Reuters DNR 2021 – trust increased, now we need to keep audiences engaged
On 23 June 2021, the Reuters Digital News Report 2021 was published by the Reuters Institute for Journalism in cooperation with Oxford University. Apanel of experts discussed the findings for its launch. The most encouraging result of this extensive study is that the public’s trust levels have sharply risen during the Covid-19 pandemic. Now, major challenges are how to build on the trust gained and to further engage high audiences.
In the panel discussion, it appeared that major questions defining the future of news consumption concern how media can hold and engage subscribers, especially regarding young audiences:
“It’s important to hire younger reporters, engage young audiences and be present on social media. But more broadly speaking, you are not going to be accepted by today’s audiences if you don’t have a more diverse newsroom”, said Roula Khalaf from the Financial Times.
“Concentrating on young audiences is important for democracy because if the younger generation is concentrated on conspiracy theories, it’s a problem for all democracies”, said Alexandra Föderl-Schmid from Süddeutsche Zeitung.
The report is the most comprehensive piece of research on news consumption worldwide, based on more than 92,000 interviews and covering 46 countries from across the world. It examines how COVID-19 is transforming the news industry, how audiences think about impartiality and the rise of more visual social networks like TikTok and Instagram. It also explores the rise of reader revenue models, the role of trust and misinformation, and the way female, younger and more partisan audiences perceive how the news media cover them.
Here are some of the most interesting findings for the European journalists’ community:
Trust in news
The overall trust in the news has increased by six percentage points during the pandemic, thereby reversing the previous decline, especially in Western Europe and for media outlets with a reputation of reliable reporting. Finland is the highest with 65% trust. In countries with strong and independent public service media, greater consumption of trusted news brands was observed. A clear majority of people across countries believe news outlets should reflect a range of views and let them decide what to think.
Paying for news
The number of users willing to pay for news remains low, with the most successful countries being Norway, where 45% are paying for online news via subscription, donation or one-off payment. In the Netherlands, this number reaches 17% and only 9% in Germany. Also, in most countries, a few national brands dominate, following a “winner takes most” dynamic. Such slow or uneven progress poses a major problem to media outlets aiming to survive in the digital world.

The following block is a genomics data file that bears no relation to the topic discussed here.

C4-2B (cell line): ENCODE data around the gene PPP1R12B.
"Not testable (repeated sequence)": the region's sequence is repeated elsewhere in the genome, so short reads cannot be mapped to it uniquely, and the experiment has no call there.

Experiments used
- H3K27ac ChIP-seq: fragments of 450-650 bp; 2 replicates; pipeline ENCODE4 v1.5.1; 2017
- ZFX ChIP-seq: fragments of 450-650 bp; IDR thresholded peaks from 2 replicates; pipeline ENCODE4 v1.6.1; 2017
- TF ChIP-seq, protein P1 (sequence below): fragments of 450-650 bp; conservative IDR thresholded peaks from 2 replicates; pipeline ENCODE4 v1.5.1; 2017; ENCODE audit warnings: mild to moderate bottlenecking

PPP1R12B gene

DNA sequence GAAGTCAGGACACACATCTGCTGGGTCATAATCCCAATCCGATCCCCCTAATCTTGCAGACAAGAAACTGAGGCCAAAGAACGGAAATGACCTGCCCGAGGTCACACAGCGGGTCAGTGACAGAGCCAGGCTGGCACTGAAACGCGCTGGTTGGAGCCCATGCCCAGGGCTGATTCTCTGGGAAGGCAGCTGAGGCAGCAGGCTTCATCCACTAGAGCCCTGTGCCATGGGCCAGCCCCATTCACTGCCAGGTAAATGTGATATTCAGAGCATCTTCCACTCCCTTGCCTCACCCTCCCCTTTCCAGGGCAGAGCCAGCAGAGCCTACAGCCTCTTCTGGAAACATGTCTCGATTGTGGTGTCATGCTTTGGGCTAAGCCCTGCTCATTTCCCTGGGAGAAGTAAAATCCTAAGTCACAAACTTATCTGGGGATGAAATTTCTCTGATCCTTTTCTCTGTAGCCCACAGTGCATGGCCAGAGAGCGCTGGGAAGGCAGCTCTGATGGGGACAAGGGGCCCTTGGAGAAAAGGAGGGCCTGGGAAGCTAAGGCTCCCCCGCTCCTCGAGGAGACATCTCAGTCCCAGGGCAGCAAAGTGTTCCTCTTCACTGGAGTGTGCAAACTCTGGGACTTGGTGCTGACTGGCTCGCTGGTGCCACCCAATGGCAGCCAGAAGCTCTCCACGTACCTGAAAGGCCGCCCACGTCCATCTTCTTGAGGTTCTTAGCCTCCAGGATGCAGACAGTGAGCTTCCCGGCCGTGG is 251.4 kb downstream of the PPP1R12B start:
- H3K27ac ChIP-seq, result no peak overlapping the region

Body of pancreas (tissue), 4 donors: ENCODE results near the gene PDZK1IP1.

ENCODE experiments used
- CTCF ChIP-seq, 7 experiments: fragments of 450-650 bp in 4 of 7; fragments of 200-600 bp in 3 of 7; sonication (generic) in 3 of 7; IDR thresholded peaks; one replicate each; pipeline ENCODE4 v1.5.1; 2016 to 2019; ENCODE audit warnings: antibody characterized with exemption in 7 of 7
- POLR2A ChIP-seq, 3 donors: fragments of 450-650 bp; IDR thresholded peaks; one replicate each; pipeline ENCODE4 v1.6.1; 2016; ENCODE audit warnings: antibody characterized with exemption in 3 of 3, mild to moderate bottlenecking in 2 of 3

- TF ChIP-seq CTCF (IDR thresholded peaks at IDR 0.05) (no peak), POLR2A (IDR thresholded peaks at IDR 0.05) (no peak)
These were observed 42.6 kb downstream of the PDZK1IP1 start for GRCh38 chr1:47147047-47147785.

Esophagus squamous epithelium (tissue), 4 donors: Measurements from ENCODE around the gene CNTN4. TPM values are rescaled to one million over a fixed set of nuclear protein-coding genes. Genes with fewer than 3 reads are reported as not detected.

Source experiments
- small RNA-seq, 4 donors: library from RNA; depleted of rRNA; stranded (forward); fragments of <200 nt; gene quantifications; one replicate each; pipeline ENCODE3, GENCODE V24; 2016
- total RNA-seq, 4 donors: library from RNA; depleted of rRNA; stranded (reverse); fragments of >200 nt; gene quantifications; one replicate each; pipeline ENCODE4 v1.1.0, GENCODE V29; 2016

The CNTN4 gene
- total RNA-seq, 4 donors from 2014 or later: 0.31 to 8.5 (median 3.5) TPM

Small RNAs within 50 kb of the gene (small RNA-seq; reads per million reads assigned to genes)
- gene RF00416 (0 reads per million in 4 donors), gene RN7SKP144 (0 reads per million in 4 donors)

The pandemic has further deteriorated the situation for print publications, partly due to restrictions on movement and also due to the hit to related advertising revenue, thereby accelerating the shift towards a mostly digital future. Countries with traditionally high levels of circulation, such as Germany, Austria, and Switzerland, have seen some of the biggest falls.
In Europe, 54% of respondents showed concern about the spread of misinformation. False information about Covid-19, in particular, is widespread in Central and Eastern Europe (Czech Republic, Slovakia, Hungary, Romania, and Bulgaria). With an overall 29%, the behaviour of politicians was found to be of the greatest concern regarding Covid misinformation, with numbers in Poland or Spain being even higher.
Perception of unfair coverage
It was further found that political inclining is an influential factor on whether people think news coverage is fair: Partisan audiences in many countries think the news media cover them unfairly, especially right-leaning audiences in Spain or Germany. In many countries, it emerged that next to women and ethnic minorities, younger age groups feel least fairly represented by the media and that there is also too little coverage of issues they care about.
Young people and social platforms
Young people prefer to access news via social media and search rather than going to a news website. This makes it harder for mainstream media to build direct relationships with young people. They are using more YouTube, Snapchat, Instagram and now TikTok. Tiktok is used by a third of those aged 18-24 and these platforms have been at the heart of political protests. Journalists do play a significant role on Twitter and Facebook, but on Instagram and TikTok it is rather influencers and celebrities.
Federica Cherubini, Head of Leadership Development at Reuters Institute for the Study of Journalism, in a recentwebinar on trust in media organised by the EFJ, also pointed to the need for journalists to adapt to these changing ways to consume news and emphasised the importance of receiving training. Here is herpresentationon the skills needed in this evolving digital environment.